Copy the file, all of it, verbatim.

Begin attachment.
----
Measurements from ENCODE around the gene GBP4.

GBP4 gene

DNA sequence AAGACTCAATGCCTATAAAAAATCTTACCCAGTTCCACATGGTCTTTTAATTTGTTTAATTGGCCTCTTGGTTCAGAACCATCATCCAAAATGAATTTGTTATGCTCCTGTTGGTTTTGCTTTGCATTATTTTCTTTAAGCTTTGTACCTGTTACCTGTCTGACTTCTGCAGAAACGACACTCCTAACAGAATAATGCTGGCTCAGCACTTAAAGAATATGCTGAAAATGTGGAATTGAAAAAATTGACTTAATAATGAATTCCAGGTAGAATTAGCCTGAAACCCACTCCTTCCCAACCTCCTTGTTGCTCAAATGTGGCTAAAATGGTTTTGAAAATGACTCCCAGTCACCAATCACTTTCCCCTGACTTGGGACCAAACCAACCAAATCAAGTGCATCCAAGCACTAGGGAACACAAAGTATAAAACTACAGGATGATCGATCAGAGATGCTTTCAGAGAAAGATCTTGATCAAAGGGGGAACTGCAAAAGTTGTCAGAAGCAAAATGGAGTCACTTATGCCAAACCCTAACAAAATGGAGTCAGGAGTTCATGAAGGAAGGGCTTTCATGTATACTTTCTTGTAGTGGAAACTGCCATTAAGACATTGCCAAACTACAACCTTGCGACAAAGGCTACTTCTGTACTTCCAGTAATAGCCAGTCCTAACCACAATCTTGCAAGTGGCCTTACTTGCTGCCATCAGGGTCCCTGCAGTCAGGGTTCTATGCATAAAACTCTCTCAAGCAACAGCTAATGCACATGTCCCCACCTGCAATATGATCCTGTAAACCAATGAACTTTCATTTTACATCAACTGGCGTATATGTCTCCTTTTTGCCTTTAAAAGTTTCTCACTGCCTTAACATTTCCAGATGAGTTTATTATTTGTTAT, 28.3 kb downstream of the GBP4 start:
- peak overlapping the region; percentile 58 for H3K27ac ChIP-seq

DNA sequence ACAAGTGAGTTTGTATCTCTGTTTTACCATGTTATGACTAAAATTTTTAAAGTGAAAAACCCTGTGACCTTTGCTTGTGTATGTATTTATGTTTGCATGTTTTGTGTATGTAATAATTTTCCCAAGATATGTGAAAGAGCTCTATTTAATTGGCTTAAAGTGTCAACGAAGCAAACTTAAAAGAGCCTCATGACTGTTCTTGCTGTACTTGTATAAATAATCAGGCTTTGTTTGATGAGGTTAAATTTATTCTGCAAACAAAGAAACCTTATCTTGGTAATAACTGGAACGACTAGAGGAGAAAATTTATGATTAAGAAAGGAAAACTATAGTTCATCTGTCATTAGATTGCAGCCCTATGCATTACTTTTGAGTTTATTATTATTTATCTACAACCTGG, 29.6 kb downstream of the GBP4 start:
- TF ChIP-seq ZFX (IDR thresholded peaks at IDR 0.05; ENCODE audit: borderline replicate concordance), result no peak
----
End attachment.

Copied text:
Measurements from ENCODE around the gene GBP4.

GBP4 gene

DNA sequence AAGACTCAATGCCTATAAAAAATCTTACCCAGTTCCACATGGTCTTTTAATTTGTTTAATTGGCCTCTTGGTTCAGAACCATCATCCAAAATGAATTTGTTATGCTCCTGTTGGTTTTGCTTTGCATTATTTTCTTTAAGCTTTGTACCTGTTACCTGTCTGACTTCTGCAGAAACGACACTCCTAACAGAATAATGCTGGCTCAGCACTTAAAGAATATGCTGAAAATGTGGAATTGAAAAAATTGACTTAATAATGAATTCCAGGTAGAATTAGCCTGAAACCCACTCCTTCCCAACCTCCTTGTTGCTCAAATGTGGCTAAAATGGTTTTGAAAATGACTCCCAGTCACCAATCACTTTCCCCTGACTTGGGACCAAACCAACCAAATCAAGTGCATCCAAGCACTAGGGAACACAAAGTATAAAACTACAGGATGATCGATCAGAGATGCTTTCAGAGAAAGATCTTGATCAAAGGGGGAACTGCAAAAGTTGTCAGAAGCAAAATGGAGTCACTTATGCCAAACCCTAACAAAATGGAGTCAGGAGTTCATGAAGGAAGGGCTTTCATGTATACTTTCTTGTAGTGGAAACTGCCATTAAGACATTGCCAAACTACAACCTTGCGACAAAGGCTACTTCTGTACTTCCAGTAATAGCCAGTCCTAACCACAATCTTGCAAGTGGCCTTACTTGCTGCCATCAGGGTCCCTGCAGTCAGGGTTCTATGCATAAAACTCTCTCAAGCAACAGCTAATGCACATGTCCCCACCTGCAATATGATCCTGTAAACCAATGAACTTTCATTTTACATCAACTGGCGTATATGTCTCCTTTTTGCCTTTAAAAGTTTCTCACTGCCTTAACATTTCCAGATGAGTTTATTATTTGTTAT, 28.3 kb downstream of the GBP4 start:
- peak overlapping the region; percentile 58 for H3K27ac ChIP-seq

DNA sequence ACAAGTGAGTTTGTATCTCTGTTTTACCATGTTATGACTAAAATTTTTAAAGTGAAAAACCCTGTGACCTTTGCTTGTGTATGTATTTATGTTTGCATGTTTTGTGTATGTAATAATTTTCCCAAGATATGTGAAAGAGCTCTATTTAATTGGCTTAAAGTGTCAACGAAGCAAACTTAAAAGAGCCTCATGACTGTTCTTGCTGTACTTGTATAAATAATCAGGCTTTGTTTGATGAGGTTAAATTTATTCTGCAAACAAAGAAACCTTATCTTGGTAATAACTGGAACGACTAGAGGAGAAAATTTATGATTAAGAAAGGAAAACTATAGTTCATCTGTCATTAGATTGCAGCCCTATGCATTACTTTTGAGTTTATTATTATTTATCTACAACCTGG, 29.6 kb downstream of the GBP4 start:
- TF ChIP-seq ZFX (IDR thresholded peaks at IDR 0.05; ENCODE audit: borderline replicate concordance), result no peak